Religious views and parental attitudes reduce adolescent sex

Religion reduces the likelihood of adolescents engaging in early sex by shaping their attitudes and beliefs about sexual activity. Parents’ attitudes toward sex also influence their teens’ own attitudes toward sex, and indirectly, their teens’ behavior.

 

According to an article written by the National Institute of Child Health & Human Development (NICHD), teens (particularly girls) with strong religious views are less likely to have sex than are less religious teens. This is largely because their religious views lead them to view the consequences of having sex negatively. According to a recent analysis of the NICHD-funded Add Health Survey, religion reduces the likelihood of adolescents engaging in early sex by shaping their attitudes and beliefs about sexual activity. The study also found that parents’ religious beliefs and attitudes toward sex did not directly influence teens’ decisions to have sex. Rather, parents’ attitudes toward sex seemed to influence their teens’ own attitudes toward sex, and indirectly, their teens’ behavior. When teens do have sex, their beliefs about the consequences of sexual activity become more permissive (more positive or favorable) but their religious views do not change. In particular, adolescent girls who had sex reported that they were more positive about having sex in the future. However, the greatest predictor of whether teens would have sex, regardless of their religious views or attitudes, was whether or not they were dating.1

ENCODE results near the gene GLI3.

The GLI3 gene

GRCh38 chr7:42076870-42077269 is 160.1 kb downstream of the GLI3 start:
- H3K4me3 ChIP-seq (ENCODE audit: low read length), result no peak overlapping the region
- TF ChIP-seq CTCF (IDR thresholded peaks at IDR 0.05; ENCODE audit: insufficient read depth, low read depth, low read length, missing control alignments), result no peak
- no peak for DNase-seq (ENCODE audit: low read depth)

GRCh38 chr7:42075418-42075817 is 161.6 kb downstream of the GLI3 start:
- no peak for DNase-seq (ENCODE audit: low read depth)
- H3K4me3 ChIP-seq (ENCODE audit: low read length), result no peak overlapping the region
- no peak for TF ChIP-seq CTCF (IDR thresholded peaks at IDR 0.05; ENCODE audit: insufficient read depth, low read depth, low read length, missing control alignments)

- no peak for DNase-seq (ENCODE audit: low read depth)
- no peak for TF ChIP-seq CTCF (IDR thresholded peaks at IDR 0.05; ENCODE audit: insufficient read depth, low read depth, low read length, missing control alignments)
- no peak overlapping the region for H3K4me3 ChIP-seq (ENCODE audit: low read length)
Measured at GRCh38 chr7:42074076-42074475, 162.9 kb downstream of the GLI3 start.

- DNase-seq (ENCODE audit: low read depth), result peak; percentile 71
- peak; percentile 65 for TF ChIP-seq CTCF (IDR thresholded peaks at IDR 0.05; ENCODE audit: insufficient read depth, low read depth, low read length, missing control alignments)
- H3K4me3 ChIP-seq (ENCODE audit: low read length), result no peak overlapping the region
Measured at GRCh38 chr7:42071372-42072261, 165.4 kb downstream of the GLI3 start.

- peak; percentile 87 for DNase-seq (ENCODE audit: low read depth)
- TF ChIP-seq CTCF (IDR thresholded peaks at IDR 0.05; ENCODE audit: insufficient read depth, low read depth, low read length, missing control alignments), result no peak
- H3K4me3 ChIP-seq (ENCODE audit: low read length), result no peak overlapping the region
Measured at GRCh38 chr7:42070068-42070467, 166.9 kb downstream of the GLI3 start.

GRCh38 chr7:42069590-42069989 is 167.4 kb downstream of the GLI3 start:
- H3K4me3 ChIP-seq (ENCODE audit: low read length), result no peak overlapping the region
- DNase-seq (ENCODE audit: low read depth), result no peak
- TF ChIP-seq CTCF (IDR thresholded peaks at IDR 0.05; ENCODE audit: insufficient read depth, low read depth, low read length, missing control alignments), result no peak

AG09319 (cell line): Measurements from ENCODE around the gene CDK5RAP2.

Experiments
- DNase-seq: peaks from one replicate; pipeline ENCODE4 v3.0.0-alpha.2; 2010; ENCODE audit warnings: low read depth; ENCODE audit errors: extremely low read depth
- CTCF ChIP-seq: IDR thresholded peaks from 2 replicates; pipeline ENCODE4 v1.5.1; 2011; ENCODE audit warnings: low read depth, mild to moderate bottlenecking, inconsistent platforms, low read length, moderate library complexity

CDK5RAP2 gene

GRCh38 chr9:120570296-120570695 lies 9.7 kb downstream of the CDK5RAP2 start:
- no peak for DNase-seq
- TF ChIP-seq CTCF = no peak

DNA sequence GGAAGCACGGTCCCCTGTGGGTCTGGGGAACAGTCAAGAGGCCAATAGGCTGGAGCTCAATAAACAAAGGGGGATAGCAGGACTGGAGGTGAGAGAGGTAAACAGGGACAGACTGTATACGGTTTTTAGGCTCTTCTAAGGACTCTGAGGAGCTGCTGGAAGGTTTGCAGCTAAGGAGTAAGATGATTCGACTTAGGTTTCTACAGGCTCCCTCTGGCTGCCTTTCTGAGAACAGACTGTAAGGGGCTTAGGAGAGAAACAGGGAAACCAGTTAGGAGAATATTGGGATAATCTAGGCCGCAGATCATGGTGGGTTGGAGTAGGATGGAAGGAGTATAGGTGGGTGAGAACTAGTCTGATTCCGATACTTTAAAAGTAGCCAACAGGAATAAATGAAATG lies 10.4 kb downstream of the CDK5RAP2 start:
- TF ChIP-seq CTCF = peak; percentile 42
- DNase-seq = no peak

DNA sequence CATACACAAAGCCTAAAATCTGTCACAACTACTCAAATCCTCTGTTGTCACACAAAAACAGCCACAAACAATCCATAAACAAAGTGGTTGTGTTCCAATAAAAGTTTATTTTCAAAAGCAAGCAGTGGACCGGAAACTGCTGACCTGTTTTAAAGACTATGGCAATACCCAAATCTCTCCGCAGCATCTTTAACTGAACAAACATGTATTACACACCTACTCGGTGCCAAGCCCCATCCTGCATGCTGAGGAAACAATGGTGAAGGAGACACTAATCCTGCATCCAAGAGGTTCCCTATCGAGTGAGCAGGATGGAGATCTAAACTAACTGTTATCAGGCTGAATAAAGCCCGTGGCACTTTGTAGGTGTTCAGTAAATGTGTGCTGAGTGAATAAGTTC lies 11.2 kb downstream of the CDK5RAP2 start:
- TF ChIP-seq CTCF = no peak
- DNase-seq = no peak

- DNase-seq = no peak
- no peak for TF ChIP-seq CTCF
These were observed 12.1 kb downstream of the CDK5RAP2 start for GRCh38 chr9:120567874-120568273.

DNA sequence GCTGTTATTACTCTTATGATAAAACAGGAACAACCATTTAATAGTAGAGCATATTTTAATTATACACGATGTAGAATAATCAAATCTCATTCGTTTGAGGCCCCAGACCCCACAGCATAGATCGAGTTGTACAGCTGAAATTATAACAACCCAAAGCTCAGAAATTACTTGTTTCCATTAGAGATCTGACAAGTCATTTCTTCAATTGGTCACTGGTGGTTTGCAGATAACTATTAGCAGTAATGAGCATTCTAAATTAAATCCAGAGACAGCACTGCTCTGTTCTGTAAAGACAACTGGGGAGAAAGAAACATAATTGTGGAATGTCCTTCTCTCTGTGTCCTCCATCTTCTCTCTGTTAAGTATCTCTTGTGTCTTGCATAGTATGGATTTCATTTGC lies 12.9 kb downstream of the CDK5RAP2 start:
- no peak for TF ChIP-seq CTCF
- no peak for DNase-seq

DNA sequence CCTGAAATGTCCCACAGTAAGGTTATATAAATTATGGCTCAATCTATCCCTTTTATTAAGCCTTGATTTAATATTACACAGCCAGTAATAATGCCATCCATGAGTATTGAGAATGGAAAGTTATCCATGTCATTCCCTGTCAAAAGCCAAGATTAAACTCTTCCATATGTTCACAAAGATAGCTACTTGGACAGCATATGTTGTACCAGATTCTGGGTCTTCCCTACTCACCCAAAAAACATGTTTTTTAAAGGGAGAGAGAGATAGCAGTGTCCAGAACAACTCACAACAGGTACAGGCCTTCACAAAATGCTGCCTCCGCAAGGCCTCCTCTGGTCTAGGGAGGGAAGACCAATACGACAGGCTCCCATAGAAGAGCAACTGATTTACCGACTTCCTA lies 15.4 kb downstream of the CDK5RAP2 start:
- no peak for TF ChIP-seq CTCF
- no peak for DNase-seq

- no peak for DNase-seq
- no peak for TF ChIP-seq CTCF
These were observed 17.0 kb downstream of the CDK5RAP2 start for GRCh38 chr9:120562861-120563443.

1Strong Religious Views Decrease Teens’ Likelihood of Having Sex, National Institute of Child Health & Human Development, April 2, 2003, pp. 1-3.

 

Printed with permission from the Concerned Parents Report.

 

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